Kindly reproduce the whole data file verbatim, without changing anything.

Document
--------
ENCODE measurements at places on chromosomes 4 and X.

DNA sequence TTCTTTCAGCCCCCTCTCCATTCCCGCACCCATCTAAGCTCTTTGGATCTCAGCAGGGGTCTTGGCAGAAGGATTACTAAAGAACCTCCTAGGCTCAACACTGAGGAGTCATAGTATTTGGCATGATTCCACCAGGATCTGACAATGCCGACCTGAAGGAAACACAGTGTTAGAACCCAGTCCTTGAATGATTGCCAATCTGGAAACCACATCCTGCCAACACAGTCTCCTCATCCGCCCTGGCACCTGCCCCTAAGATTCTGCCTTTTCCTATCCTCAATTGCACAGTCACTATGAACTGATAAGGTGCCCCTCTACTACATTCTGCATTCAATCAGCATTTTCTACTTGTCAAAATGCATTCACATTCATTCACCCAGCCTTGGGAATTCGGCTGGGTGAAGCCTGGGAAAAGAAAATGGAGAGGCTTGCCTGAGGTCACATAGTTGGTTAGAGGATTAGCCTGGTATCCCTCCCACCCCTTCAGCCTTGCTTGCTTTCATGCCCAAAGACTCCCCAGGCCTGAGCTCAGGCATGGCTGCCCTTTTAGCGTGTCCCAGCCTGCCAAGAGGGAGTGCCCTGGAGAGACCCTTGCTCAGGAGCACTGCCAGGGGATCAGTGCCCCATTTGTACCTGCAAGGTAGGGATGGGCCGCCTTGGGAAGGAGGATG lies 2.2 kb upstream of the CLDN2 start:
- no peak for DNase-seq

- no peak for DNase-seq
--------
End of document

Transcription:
ENCODE measurements at places on chromosomes 4 and X.

DNA sequence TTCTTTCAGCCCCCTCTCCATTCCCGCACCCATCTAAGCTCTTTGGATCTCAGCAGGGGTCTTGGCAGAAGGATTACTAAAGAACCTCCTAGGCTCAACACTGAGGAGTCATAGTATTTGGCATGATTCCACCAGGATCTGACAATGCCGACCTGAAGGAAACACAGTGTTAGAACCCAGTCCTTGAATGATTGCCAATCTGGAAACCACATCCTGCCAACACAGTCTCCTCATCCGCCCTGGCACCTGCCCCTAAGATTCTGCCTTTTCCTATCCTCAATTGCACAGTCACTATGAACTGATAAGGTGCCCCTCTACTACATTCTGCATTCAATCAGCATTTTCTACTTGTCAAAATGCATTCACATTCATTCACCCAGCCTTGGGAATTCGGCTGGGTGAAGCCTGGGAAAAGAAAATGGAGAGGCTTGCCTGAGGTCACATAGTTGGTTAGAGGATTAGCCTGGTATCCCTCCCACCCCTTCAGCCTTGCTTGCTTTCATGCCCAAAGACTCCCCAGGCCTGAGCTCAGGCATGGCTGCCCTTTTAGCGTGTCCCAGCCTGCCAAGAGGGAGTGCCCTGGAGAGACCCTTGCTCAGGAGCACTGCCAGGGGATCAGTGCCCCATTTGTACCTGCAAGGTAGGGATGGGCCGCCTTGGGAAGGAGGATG lies 2.2 kb upstream of the CLDN2 start:
- no peak for DNase-seq

- no peak for DNase-seq